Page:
Follow the smart money | John McGrath

In his regular Switzer column John McGrath gave his thoughts on following the ‘smart money’.

Here’s what he had to say:

Just over 40 per cent of the wealth held by Australian millionaires is in real estate and it’s been that way for almost 20 years*. What does that say to you?

To me, it says the smartest people in our country have more faith in property as an asset class than anything else and that’s a great message for everyday investors to take on board. John Mcgrath

Many years ago I wrote a book called ‘You Don’t Have to be Born Brilliant’. It’s about my ideas on how to achieve success in life and the same ideology applies to personal wealth.

You don’t have to be a company CEO or have the natural intelligence of Bill Gates to create wealth.

What you can do though, is look at what the best and brightest are doing and simply follow the same path.

In Australia, that means investing in property.

You can be sure that people in the top echelons of Australian business don’t make personal investment choices on a whim.

These are seriously smart, educated and savvy businesspeople who are making a conscious choice to invest a large part of their wealth in property.

Right now, this ‘smart money’ is pouring back into property. High net worth upgraders, wealthy Chinese and ex-pats are all competing for trophy homes.

Banking and financial services executives are once again receiving bonuses and investing that cash in property – as they have always done.

High net worths tend to invest a lot of money in their principal place of residence – not only because they want a beautiful home, but also because they want the bulk of their money in an asset that is capital gains exempt.

So we typically see a lot of smart money going into prestige property.

While the lower and middle markets in major cities like Sydney and Melbourne have been in recovery for more than 18 months; the prestige sector is only at green shoots stage.

Understandably, it was always going to take prestige property longer to recover from the GFC. But things are starting to change now.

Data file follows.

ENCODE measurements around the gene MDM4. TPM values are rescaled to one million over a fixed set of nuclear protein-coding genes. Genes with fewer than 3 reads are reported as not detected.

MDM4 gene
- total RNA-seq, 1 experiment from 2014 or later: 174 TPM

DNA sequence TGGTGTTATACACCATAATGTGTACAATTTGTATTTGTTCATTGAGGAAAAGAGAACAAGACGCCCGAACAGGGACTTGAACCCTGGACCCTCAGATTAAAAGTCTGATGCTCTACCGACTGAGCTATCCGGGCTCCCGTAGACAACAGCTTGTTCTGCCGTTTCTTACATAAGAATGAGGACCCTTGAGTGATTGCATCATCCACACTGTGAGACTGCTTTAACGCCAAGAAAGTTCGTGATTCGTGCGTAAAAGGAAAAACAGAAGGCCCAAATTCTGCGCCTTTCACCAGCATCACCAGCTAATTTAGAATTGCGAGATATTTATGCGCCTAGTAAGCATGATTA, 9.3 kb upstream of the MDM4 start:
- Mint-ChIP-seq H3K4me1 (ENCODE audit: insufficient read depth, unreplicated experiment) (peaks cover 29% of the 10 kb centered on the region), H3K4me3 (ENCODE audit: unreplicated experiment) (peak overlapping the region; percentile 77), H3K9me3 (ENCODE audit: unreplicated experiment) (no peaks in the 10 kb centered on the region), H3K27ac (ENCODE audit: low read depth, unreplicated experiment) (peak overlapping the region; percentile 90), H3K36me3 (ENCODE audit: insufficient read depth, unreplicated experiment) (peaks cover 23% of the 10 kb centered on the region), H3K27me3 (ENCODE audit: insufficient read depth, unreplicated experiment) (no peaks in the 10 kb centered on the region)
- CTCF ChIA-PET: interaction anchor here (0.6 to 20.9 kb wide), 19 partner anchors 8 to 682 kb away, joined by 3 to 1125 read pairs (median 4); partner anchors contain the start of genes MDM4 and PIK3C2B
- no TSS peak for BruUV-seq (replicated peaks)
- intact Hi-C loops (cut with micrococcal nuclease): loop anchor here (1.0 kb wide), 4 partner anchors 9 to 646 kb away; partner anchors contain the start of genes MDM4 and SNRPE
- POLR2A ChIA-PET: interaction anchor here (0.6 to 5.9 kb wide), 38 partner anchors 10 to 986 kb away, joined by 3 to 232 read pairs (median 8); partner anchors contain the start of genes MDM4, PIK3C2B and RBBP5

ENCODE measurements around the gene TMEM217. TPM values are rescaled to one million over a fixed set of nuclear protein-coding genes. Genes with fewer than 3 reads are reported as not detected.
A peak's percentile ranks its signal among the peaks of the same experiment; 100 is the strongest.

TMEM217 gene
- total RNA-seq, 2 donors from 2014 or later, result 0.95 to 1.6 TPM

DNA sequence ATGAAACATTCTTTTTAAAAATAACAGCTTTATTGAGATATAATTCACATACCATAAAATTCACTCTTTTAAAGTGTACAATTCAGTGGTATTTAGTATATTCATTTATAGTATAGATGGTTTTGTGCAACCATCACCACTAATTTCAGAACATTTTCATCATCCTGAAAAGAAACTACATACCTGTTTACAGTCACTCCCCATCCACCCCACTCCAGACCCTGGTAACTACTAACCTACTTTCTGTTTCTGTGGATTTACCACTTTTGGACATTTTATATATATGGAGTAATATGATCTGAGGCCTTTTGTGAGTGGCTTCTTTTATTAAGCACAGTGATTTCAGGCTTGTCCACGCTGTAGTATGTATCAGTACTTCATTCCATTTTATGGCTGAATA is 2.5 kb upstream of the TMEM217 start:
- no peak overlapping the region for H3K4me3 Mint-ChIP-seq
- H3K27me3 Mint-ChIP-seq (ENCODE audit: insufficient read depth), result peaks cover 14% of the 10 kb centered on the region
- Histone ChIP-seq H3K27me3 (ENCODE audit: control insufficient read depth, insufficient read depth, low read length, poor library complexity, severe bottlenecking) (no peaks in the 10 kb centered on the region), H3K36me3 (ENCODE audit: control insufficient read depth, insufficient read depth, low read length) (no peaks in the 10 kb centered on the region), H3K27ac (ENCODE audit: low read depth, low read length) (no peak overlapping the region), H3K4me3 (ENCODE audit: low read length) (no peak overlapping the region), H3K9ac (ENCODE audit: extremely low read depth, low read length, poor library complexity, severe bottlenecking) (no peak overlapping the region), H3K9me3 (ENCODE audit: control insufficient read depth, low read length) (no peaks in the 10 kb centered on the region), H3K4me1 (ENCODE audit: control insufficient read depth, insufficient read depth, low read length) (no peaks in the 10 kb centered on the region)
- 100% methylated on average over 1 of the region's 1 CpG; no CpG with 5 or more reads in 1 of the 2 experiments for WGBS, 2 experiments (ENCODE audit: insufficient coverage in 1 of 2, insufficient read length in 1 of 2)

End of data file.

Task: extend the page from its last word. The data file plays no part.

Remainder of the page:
In Sydney, the number of properties selling at or above $5M increased by 13 per cent in FY14. In Brisbane, the number of properties selling at or above $3M was up 36 per cent.

With increased demand comes increased pressure on prices, with RP Data informing us in its latest national report that property prices in Australia’s most expensive suburbs are marginally outpacing growth in the lower to mid brackets.

So what’s the smart money doing?

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Locals are upgrading. We are seeing more families and executive couples in Sydney upgrading as their incomes, businesses and share portfolios improve and their confidence increases.

Ex-pats are planning. Ex-pats aren’t buying now because they’re about to come home.

They’re buying now because they want to capitalise on Australia’s prestige property recovery and the great capital growth that will come with it. (The prestige sector tends to recover quickly once it gets on a roll.) Smart thinking.

Foreigners are investing. We are hearing a lot about wealthy Chinese families moving to major cities like Sydney and spending tens of millions of dollars on their principal place of residence.

They have confidence in our real estate market and are willing to park big money in their new homes. We’re also seeing Chinese families buying prestige properties for their adult children who are here studying on a temporary visa – which allows them to purchase one established property to live in.

It’s the changing face of student accommodation in this country and once again, smart thinking.

Latest figures from Australia’s largest mortgage broker, AFG show 38 per cent of new loans are going to investors.

The exciting thing to me is that most of these borrowers are ordinary Australians out there taking action to shore up their financial futures.

Very few people achieve real wealth – or even just a level of financial comfort, off income alone.money1

You have to invest and real estate is one of the safest, most reliable asset classes around – and also the easiest to understand.

I’ve seen many surveys and analyses that show the difference between the performance of shares and property over the long term is pretty on par.

But property doesn’t have the highs and lows that shares do. The value of a property does not turn on a dime because this year’s profits are a bit low.

There isn’t the volatility, which means there isn’t as much stress, so property makes a lot of sense.

*17th Annual World Wealth Report by Capgemini.


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'Follow the smart money | John McGrath' have 1 comment


    August 20, 2014 Leroy

    Thank you for your points of wisdom John


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